Australian dollar climbed to session highs against its US rival on Monday, following the release of an encouraging string of economic data out of Australia and amid prospects that the Reserve Bank of Australia will not consider a rate cut at its policy meeting tomorrow.
AUD/USD reached a session high at 0.9499 at 6:05 GMT, after having fallen to 0.9422 on November 1st, the pairs lowest point since October 14th. Support was likely to be received at October 10th low, 0.9390, while resistance was to be seen at October 31st high, 0.9526.
The Australian Bureau of Statistics reported that nations retail sales rose at the fastest pace in seven months in September. Sales climbed 0.8% in September compared to a month ago, which exceeded preliminary estimates of a 0.4% monthly gain, after in August retail sales grew 0.4%.
Retail sales, without taking into account the inflation rate, advanced 0.7% in the third quarter of the year compared to the second, while in Q2 the indicator dipped 0.1%.
In addition, the index of house prices in Australia rose 7.6% in Q3 2013 compared to Q3 2012, in line with expectations, after in Q2 house prices climbed 5.4%, a revision up from a 5.1% climb previously.
These data points suggested that the Reserve Bank of Australia (RBA) may abstain from introducing a new cut in its benchmark interest rate at its policy meeting on Tuesday. “From an interest-rate perspective domestically, there’s a growing view that we have hit the bottom,” said Hans Kunnen, a senior economist at St. George Bank Ltd. in Sydney, cited by Bloomberg. “We think the Aussie remains at these levels unless expectations somewhere are totally knocked off the track.”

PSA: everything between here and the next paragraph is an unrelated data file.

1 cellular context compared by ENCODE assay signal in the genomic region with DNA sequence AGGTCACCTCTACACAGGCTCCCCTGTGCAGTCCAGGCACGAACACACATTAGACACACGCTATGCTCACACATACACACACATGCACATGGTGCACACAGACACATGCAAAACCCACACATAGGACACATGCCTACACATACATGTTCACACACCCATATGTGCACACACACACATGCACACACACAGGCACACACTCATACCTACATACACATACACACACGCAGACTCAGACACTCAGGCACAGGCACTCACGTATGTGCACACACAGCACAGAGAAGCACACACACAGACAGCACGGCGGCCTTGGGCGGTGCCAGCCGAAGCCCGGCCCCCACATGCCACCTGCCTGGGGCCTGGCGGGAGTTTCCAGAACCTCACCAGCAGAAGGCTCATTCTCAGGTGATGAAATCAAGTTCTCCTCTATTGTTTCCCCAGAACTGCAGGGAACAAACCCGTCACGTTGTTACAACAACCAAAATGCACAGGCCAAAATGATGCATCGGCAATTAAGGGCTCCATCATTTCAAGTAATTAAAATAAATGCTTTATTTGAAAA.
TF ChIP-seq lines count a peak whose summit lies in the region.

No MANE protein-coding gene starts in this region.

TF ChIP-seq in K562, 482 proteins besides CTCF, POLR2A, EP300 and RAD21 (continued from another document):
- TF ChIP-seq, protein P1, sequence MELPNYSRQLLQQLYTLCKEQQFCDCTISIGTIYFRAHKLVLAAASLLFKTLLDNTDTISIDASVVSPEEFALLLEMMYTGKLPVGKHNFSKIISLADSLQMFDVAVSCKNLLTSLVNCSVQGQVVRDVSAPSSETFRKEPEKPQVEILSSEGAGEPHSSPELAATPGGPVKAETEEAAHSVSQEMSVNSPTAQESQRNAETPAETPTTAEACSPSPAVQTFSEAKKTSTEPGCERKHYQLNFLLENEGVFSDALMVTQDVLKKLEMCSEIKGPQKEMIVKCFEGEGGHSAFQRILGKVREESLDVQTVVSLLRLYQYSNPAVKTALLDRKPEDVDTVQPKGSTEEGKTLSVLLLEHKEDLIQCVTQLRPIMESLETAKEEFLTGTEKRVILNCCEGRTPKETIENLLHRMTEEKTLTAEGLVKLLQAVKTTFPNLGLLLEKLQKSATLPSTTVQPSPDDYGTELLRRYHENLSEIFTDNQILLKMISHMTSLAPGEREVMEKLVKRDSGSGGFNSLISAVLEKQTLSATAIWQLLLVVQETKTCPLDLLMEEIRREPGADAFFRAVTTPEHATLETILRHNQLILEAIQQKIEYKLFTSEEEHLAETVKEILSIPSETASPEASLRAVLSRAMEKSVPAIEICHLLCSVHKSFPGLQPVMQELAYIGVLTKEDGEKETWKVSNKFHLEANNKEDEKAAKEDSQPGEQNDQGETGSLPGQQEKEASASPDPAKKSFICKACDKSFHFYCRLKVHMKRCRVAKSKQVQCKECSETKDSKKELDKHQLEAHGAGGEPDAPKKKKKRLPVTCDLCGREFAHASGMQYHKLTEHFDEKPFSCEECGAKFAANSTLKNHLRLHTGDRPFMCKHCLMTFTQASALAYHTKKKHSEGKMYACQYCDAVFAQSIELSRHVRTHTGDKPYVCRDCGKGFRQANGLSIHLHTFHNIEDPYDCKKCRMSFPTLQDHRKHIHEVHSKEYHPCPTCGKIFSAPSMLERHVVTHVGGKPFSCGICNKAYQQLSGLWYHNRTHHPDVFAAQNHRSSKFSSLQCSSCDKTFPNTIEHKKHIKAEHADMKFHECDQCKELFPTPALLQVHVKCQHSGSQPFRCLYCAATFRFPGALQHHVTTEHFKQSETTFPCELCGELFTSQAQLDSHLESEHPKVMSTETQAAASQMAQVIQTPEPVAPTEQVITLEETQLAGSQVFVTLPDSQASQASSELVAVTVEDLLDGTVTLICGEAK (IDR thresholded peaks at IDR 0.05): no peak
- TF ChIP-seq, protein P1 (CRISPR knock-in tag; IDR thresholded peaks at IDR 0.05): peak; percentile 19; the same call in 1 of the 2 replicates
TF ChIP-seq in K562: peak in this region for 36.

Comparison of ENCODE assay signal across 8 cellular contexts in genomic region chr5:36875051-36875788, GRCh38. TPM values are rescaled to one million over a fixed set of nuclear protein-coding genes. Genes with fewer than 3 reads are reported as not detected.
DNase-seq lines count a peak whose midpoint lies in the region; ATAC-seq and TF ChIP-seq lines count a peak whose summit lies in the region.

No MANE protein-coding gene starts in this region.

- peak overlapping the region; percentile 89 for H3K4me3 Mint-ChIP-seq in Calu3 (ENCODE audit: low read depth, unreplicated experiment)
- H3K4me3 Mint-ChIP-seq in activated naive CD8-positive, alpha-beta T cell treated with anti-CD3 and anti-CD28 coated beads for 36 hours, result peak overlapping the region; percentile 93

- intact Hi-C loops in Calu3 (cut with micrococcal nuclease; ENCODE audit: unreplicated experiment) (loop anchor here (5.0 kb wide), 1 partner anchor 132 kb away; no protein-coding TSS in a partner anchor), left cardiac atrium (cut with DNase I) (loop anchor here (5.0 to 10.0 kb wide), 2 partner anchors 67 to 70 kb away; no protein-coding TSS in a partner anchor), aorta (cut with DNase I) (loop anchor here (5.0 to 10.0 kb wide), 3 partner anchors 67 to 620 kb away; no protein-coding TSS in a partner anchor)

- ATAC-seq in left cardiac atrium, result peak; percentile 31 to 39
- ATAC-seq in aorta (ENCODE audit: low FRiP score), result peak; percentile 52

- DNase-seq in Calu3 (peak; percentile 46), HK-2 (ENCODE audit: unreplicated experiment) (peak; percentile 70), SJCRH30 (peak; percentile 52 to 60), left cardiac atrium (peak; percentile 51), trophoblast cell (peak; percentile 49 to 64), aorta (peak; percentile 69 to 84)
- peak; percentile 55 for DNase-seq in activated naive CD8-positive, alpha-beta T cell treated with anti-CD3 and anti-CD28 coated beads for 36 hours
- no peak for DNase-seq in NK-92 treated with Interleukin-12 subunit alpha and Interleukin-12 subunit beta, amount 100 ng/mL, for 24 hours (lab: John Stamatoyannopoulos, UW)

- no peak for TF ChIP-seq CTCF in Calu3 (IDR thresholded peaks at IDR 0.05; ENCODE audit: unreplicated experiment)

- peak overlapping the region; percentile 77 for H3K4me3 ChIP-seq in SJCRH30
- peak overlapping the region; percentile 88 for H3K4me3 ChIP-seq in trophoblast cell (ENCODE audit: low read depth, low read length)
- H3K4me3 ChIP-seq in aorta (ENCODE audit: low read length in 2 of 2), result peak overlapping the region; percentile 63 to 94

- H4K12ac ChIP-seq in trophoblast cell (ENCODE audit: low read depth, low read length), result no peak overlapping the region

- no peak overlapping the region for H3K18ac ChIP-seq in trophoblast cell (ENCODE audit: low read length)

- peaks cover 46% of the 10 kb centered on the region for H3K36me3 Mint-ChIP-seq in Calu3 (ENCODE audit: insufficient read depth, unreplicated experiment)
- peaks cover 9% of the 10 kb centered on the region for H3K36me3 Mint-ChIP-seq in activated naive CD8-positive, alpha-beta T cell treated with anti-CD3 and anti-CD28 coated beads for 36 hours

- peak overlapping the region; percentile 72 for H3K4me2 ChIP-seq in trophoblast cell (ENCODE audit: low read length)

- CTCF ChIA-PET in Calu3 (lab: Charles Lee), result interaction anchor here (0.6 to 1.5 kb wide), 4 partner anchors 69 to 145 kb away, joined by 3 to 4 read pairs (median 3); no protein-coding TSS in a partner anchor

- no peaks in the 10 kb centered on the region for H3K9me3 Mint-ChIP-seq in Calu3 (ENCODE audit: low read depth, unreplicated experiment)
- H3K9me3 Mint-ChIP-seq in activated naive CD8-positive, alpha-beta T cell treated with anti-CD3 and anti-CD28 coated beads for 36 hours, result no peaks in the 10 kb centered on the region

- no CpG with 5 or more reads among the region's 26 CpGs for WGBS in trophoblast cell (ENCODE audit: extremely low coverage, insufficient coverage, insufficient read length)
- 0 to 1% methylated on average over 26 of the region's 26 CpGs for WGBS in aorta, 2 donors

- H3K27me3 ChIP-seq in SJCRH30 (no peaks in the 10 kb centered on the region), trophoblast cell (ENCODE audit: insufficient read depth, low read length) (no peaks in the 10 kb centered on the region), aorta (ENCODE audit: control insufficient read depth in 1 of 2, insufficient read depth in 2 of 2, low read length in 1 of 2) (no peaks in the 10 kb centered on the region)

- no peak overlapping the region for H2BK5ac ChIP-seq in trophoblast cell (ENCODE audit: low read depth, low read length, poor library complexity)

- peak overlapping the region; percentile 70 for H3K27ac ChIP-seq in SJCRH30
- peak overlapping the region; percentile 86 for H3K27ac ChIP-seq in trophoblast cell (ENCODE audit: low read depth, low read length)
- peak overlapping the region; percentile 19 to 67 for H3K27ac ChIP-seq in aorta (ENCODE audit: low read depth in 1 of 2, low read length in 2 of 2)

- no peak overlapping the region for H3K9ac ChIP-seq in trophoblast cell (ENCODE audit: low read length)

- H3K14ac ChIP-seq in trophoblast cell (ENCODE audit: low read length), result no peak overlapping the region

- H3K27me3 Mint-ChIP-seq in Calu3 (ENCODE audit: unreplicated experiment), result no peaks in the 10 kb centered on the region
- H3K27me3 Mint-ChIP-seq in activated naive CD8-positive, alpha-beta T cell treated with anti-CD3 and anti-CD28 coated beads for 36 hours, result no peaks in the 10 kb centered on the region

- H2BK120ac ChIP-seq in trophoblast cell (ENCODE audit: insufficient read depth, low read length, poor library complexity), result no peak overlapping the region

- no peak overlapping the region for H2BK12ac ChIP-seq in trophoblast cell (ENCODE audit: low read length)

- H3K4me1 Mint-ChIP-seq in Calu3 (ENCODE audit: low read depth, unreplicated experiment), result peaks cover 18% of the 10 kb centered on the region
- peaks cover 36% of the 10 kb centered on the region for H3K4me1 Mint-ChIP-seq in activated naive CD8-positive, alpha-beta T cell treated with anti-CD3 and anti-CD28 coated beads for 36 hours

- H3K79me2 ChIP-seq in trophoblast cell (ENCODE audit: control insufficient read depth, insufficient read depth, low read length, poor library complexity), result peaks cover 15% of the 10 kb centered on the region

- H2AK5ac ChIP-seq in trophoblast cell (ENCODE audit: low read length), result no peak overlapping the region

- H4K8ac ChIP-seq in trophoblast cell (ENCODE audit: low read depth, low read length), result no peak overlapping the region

Traders saw a 96% probability that the RBA will leave borrowing costs at the current record low level of 2.5% tomorrow, according to swaps data by the same media.
Another positive signal for the Aussie came out of China. On Sunday the Chinese National Bureau of Statistics and China Federation of Logistics and Purchasing said that the index, gauging activity in countrys non-manufacturing sector, increased to a reading of 56.3 in October, while in September it stood at 55.4. Values above the key level of 50.0 are usually taken as an indication that activity in the sector has expanded. This news appears to be vital for the Australian currency, as China is Australias largest export market.
Meanwhile, in the United States, the Institute for Supply Management (ISM) is expected to announce that its non-manufacturing index probably fell to a four-month low of 54.0 in October from a reading of 54.4 in September, according to the median estimate of experts participated in a poll by Bloomberg. The institute will release the official report on Tuesday.
The greenback received strong support after the ISM reported on Friday that the index, gauging manufacturing activity in the United States, rose to a reading of 56.4 in October, or the highest point since April 2011, following a reading of 56.2 in September. Experts had anticipated that the index will slow down to 55.1 in October.
Elsewhere, the Aussie was higher against the euro, with EUR/AUD cross losing 0.57% on a daily basis to trade at 1.4212 at 6:49 GMT. AUD/NZD pair was gaining 0.36% to trade at 1.1463 at 6:50 GMT.